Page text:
Getting fired sucks, even if it’s from a job you don’t love. For many of us a job is a defining characteristic – an important part of who we are, and how we see ourselves. It is not surprising that we are oftentimes hurt when that job is taken away from us. The termination of one’s employment can lead to a wide range of emotions, ranging anywhere from the temporary sting of rejection, to severe anxiety and prolonged depression. The loss of a job can, and oftentimes is an even bigger blow when we feel that we were fired wrongfully, or for improper reasons. The sense of injustice worsens the termination exponentially. Should you ever find yourself in this unfortunate situation there are a number of things which you should avoid doing.
- Do NOT “Go Out with a Bang.” Employees who have been fired from their jobs should resist the temptation to go on a tirade, yell at their boss, or curse their employer on their way out the door. The satisfaction that these outbursts bring pass in a matter of seconds while their consequences can haunt the terminated employee for a long time to come. The better approach is to remain calm and professional at least until after the employee has had an opportunity to consult an experienced employment lawyer about their rights.
- Do NOT Threaten to Sue – Even if a terminated employee has made up his mind to file a lawsuit against his employer, the employee stands to gain nothing from announcing his intentions to the whole world. The better approach is to refrain from making public announcements regarding the employee’s intention to sue at least until after he has had an opportunity to consult an experienced employment lawyer about their rights.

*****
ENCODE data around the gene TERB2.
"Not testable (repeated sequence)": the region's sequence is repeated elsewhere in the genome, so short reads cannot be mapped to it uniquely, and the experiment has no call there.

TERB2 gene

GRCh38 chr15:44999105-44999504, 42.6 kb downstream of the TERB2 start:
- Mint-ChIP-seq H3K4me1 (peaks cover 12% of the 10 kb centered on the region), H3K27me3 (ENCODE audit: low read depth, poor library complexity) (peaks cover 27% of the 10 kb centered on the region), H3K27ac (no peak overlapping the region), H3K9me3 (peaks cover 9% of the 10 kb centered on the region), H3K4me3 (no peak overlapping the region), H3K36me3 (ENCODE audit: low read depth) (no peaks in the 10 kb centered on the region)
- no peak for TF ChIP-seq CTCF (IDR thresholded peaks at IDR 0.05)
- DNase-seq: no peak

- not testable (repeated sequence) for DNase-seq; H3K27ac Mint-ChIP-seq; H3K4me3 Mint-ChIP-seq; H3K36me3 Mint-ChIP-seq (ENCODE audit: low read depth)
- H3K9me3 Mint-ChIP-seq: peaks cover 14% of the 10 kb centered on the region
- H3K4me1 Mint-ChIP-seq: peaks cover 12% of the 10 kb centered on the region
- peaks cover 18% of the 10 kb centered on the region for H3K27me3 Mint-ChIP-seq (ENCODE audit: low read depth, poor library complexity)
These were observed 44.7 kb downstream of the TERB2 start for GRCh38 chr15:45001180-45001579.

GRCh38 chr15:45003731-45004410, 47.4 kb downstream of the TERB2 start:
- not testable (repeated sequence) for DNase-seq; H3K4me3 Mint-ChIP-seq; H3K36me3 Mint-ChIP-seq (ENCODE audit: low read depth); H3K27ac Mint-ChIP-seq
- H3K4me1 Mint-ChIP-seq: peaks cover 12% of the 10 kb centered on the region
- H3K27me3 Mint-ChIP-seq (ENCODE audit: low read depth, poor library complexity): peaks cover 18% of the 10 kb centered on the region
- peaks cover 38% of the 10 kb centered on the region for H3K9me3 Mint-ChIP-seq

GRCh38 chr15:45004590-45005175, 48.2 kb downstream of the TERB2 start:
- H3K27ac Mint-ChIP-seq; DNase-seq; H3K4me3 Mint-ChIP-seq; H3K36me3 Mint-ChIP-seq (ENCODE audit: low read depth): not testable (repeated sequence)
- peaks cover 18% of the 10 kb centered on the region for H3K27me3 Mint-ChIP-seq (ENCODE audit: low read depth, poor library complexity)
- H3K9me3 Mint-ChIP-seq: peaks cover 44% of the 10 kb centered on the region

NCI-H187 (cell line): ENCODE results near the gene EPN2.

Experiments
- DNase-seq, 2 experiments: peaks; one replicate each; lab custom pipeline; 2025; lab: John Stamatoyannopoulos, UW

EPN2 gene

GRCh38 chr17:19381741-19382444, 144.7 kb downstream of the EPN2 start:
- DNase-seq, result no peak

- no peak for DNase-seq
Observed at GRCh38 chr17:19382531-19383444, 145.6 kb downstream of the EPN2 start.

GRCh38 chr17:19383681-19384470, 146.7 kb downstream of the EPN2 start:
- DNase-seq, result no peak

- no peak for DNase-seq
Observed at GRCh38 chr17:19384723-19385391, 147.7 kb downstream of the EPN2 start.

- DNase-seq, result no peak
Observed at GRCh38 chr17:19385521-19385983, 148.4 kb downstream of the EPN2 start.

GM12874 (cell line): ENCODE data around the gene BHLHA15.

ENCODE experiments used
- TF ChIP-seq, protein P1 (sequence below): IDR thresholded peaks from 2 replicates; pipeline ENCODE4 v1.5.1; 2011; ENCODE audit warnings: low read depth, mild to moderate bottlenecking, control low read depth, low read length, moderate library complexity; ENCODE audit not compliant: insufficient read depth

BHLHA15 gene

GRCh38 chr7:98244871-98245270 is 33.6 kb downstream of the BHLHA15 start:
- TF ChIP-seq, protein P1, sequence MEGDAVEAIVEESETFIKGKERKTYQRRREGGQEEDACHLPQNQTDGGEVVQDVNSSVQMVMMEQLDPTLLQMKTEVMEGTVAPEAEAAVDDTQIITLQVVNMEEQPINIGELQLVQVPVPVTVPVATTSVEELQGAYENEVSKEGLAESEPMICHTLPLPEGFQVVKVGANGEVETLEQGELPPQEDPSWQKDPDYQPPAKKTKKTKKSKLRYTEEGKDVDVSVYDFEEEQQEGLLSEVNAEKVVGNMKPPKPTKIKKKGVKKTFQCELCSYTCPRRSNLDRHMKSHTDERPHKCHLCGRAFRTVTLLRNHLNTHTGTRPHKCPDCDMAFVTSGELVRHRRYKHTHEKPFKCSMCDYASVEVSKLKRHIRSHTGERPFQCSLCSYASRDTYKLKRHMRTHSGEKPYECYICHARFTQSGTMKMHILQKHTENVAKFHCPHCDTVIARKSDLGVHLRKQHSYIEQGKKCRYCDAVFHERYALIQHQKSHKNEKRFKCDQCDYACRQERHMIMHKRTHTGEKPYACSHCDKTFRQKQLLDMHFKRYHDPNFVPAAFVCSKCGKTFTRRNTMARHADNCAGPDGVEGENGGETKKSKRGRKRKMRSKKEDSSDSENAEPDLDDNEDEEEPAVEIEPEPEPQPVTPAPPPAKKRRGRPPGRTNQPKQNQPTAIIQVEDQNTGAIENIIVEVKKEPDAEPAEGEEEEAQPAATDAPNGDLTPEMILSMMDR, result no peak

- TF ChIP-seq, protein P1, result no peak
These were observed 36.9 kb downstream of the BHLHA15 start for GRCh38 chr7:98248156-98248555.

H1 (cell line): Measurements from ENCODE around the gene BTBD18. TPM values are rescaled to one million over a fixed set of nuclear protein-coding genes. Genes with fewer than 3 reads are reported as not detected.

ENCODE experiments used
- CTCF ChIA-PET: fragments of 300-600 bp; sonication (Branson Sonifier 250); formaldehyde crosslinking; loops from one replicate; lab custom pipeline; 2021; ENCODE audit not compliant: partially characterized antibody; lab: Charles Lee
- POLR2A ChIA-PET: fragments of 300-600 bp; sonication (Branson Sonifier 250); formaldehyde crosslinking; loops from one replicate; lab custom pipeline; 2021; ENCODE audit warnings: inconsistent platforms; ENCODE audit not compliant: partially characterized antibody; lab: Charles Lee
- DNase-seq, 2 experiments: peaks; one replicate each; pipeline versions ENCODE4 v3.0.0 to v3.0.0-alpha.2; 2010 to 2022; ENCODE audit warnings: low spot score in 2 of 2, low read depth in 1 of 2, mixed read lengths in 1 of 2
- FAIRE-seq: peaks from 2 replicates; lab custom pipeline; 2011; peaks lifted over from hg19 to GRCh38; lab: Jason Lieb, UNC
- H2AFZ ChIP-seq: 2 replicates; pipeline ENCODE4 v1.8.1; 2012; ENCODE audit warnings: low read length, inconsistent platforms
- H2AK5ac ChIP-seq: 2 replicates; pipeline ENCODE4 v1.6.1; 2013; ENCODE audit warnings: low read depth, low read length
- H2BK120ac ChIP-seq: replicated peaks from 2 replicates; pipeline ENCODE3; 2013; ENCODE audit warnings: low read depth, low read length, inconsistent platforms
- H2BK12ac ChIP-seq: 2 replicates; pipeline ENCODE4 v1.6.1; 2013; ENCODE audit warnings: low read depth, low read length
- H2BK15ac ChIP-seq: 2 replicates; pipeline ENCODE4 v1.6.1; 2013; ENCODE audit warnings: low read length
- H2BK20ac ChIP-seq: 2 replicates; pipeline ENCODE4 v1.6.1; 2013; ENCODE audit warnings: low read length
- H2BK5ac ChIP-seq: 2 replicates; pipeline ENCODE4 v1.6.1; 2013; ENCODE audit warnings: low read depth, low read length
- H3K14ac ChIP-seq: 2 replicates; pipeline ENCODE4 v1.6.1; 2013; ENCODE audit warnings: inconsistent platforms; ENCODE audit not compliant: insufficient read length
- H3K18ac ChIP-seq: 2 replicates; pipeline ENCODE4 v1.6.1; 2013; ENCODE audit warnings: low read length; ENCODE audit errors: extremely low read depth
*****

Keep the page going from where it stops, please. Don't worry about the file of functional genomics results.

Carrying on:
- Do NOT Post on Facebook. When terminated an employee often feels compelled to vent on social media. The desire to tell the truth is powerful, but it is best to avoid social media altogether while a lawsuit is contemplated or pending.
These are just a few of the things one should avoid doing after being wrongfully terminated from a job. Each situation is different and any terminated employee should consult with an experienced employment law attorney to find the right solution for their particular situation.
LEGAL DISCLAIMER: The information provided here is not legal advice. The Akopyan Law Firm does not provide legal advice unless and until it is formally retained, and an attorney client contract is signed. Each case is unique. The laws may or may not apply to your particular situation. This should not be used as a substitute for obtaining legal advice from an attorney licensed or authorized to practice in your jurisdiction. Some jurisdictions may have laws and regulations that differ substantially from one another. The Akopyan Law Firm does not provide legal services, or practice law outside of the State of California. You should always consult an attorney in your jurisdiction regarding any specific legal issue.